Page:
Bikini Berlin is a new style of shopping centre that has opened in Berlin, but how unique is it? We take a look at this retail destination.

In July 1946, the United States carried out the first of a number of atomic tests at the remote Bikini Atoll in the southern Pacific Ocean. A few days later a French engineer and fashion designer called Louis Réard unveiled a swimsuit called the bikini, on the principle that its effect would be similar to that of an A-bomb. It’s an accusation that could not readily be levelled at the oddly-named Bikini mall in Berlin.

Bikini Berlin

Opened - The mall has “opened gradually since autumn 2013”

Number of floors - Three

Developer - Bayerische Hausbau

Architect - Hild und K

Ambience - Alternative

Standout feature - The view into Berlin Zoo

Bikini Berlin is a newly opened ‘concept mall’. And the name springs from what the blurb claims was “a reference to an open floor separating the building horizontally into two parts like the two-piece swimsuit”.

There are two interior trading floors, and a garden level on the roof. The garden is huge, covering an area of 75,000 sq ft and offering views of the baboon enclosure in the adjacent Berlin Zoological Garden.

Why it’s different

In its former life the Bikini complex was a mix of residential and office space and was something of a showpiece for this affluent part of west Berlin. It had fallen on relatively hard times, however, and in spite of the structure’s listed status it was in need of a rethink and a makeover.

The decision to revitalise was taken and Munich-based developer Bayerische Hausbau handed the job of revamping the building to architect Hild und K, also from Munich.

The outcome is a shopping centre that melds mostly fashion retail and leisure in the shape of dining, a hotel and a cinema as well as a high-rise office block.

On the face of it, calling the centre a concept mall therefore raises the question: what makes it different? Most shopping centres emerging from the development pipeline these days mix leisure, office or residential and retail with a hotel or two thrown in for good measure.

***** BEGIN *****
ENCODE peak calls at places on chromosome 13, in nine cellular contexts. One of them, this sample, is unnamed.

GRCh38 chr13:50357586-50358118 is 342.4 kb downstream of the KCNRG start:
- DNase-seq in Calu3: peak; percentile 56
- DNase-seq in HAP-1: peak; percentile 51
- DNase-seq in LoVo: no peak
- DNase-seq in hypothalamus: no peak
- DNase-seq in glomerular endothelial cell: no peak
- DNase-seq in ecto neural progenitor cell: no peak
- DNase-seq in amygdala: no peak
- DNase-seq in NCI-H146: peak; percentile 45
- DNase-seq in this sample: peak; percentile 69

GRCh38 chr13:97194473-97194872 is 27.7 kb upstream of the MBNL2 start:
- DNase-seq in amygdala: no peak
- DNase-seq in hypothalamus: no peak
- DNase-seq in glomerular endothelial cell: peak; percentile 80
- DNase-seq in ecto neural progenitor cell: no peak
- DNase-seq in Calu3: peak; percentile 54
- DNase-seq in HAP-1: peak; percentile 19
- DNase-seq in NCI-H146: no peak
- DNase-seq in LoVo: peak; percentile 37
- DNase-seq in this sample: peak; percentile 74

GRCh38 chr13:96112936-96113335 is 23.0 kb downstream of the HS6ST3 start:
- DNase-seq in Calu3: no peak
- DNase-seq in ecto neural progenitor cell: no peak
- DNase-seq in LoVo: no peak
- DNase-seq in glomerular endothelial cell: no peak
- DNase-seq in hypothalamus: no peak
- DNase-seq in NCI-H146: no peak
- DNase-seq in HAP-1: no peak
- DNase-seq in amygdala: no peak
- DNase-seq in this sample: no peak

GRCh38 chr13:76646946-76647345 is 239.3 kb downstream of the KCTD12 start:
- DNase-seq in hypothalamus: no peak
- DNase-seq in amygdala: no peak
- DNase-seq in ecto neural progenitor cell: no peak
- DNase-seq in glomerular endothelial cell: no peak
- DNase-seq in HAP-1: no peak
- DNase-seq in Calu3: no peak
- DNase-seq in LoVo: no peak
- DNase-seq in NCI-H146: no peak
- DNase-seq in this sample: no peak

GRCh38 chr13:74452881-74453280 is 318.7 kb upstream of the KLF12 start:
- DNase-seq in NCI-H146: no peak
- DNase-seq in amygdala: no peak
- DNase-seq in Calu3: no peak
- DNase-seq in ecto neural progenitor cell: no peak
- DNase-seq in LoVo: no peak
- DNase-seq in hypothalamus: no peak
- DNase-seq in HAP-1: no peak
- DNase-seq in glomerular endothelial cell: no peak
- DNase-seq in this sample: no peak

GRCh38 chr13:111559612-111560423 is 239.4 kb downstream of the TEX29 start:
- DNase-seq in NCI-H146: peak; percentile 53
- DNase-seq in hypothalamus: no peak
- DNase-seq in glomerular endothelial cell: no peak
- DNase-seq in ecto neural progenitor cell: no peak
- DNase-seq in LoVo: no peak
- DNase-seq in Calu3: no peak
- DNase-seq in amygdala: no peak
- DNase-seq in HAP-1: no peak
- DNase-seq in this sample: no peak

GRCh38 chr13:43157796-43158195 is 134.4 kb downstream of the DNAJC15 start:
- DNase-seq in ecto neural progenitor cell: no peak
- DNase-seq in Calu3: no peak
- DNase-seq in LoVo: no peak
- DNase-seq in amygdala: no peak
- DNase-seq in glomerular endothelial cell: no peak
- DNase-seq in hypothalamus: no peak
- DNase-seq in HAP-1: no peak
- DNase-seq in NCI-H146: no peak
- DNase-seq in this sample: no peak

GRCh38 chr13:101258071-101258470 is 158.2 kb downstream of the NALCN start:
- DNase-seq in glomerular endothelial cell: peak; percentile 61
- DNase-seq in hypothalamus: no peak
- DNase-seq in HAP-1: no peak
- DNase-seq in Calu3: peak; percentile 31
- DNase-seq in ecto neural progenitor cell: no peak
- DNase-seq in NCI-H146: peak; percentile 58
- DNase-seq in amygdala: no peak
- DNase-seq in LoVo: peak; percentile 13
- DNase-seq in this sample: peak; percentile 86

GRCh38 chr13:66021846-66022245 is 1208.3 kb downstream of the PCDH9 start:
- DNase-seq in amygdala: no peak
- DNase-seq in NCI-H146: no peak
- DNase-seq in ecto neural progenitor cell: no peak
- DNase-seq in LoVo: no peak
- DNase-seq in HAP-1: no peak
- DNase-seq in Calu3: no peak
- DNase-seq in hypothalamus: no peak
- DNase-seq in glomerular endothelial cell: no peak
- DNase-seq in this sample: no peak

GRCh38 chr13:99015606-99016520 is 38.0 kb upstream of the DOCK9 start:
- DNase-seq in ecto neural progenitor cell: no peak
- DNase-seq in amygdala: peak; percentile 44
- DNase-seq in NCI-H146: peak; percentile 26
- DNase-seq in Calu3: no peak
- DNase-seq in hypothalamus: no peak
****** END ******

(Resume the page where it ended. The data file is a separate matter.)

Yet there really is a difference about this scheme, on the retail side of things at least.

Walk in from the west end of the centre and you are in the ‘Bikini Pool’. This is a 35,500 sq ft space on the ground floor that has shops around the perimeter and 19 mid-mall ‘boxes’.

These are open-sided unfinished timber affairs and are home to a wide variety of short-term tenants. It is tantamount to being a pop-up mall, a little akin to Shoreditch’s Boxpark, the difference in this instance being that it is contained within a shopping centre.

Oddly the pop-ups serve to grab the attention in a way that the permanent tenants do not and although there is a branch of German supermarket perennial Kaiser’s close to the entrance it would be easy to miss it, given the brightly coloured, quirky and design-led nature of most of the products that are on view in the pop-up units.

This end of the centre is also where the Supernova space/shop is located.

This really is a concept store, inasmuch as it is intended to be a “laboratory and playground for new trends”. Stripping out the hyperbole, this means a street-facing unit that houses different brands, at present mostly sportswear, and where the emphasis seems to be as much on the visual merchandising as on the merchandise.